Blogging is such a new concept that the word isn’t even included in my old Webster’s Dictionary.
According to Wikipedia, the electronic dictionary, a blog is a Web site, usually maintained by an individual with regular entries of commentary, descriptions of events or other material such as graphics or video.
When I retired as a full-time high school sports reporter for the Chicago Sun-Times in 2001, I didn’t know what a blog was. Imagine my surprise when an editor called to ask me if I wanted to contribute a weekly blog to the Sun-Times Web site.
It is even better than writing for a daily newspaper because I can instantly react to breaking news and respond to readers’ comments with editorial opinion that used to be reserved for weekly columns. I always have enjoyed a back-and-forth, punch-counterpunch with readers who have opposing views. Now I can joust with the Phil Smiths and Tim Johnsons of this world more frequently.
But sometimes a reader gets me hopping mad and my temper gets the best of me. I must admit I have absolutely no patience for someone who lacks historical knowledge on a subject, refuses to admit it and isn’t open-minded enough to intelligently deal with the issue, preferring instead to rant uncontrollably.
It happened the other day when a reader asked: “What the hell does it matter if a talent evaluator watched some old dude in short shorts? How is this relevant at all? If you can spot talent, you can spot talent…period. I actually trust the younger guys’ opinions more because they understand the modern game and aren’t stuck in the past.”
My reaction? Clear the decks for action.
I would expect such a narrow-minded response from someone who obviously doesn’t understand that the game isn’t played as well today, fundamentally or technically, only athletically, as it used to be. That’s why U.S. national teams have been embarrassed by foreign teams in recent years.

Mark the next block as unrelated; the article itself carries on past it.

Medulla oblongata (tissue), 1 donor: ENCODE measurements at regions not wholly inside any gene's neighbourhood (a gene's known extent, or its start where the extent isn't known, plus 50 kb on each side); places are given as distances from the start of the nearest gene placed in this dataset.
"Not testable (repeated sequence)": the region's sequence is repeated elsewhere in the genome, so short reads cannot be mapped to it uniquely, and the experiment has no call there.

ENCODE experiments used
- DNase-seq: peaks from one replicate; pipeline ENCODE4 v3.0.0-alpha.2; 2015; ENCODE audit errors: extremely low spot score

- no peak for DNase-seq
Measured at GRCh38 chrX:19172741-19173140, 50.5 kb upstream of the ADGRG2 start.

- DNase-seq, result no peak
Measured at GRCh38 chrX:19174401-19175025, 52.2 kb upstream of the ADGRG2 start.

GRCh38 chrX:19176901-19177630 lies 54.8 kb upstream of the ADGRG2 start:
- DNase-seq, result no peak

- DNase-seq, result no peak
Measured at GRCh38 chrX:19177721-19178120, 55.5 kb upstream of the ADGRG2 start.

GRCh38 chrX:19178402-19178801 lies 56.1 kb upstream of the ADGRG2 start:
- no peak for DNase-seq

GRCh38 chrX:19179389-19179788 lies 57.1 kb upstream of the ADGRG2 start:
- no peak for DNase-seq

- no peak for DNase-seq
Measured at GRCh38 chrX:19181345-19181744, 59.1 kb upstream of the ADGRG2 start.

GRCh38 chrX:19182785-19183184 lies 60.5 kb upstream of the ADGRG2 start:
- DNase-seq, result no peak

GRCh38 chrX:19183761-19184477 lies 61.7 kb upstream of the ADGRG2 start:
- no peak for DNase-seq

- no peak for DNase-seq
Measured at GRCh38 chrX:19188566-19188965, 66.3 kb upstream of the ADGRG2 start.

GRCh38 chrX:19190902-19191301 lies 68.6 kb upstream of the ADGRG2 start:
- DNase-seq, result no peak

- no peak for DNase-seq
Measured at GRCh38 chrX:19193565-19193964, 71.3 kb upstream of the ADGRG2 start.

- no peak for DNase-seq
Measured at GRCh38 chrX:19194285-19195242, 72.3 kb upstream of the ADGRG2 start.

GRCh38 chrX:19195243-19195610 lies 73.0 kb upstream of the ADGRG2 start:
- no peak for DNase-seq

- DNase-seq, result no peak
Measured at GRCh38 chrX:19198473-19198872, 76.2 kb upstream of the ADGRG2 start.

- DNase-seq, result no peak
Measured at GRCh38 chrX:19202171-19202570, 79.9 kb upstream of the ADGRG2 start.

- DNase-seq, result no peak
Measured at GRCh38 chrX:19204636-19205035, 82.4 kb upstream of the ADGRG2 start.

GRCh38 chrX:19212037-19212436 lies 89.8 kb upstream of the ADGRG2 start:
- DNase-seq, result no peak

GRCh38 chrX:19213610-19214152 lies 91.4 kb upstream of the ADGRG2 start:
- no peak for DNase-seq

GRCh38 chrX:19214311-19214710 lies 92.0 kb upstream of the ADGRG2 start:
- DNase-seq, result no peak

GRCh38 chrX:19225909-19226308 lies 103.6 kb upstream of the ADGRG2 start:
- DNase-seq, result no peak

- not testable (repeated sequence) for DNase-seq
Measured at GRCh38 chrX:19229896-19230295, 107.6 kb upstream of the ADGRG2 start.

Kids who are being taught the “modern” game of slam-dunking by AAU, club and summer league coaches don’t play defense, rarely look to pass, are statistics-minded, are poor free throw shooters, even poorer teammates, can’t convert from 15-18 feet and think dunks are the only way to get on SportsCenter.
Besides, half the fun of evaluating kids is comparing them to the stars of the past. Is D.J. Richardson or Chris Colvin as good a point guard as Quinn Buckner, Isiah Thomas, Ronnie Lester or Sam Puckett? Is Brandon Paul as good as Nelison Anderson? Are there any post players in a class with Russell Cross, Kevin Garnett or Rashard Griffith? How would Jereme Richmond rank in the class of 1979 or 1998?
It’s like the movies. They don’t make ‘em like they used to. Stars, either. Is Jack Nicholson the only male who belongs on a marquee with Gable, Stewart, Grant, Cooper, Cagney, Tracy and Bogart? Is Merle Streep the only female who can be mentioned in the same breath with Hepburn, Harlow, Davis, Lombard, Colbert and Crawford?
Have you noticed that recent state championship teams aren’t compared to the great teams of the past? Thornridge 1972, Quincy 1981, Collinsville 1961, Marshall 1958, La Grange 1953, Taylorville 1944.
That’s a slam dunk. And it’s relevant, too.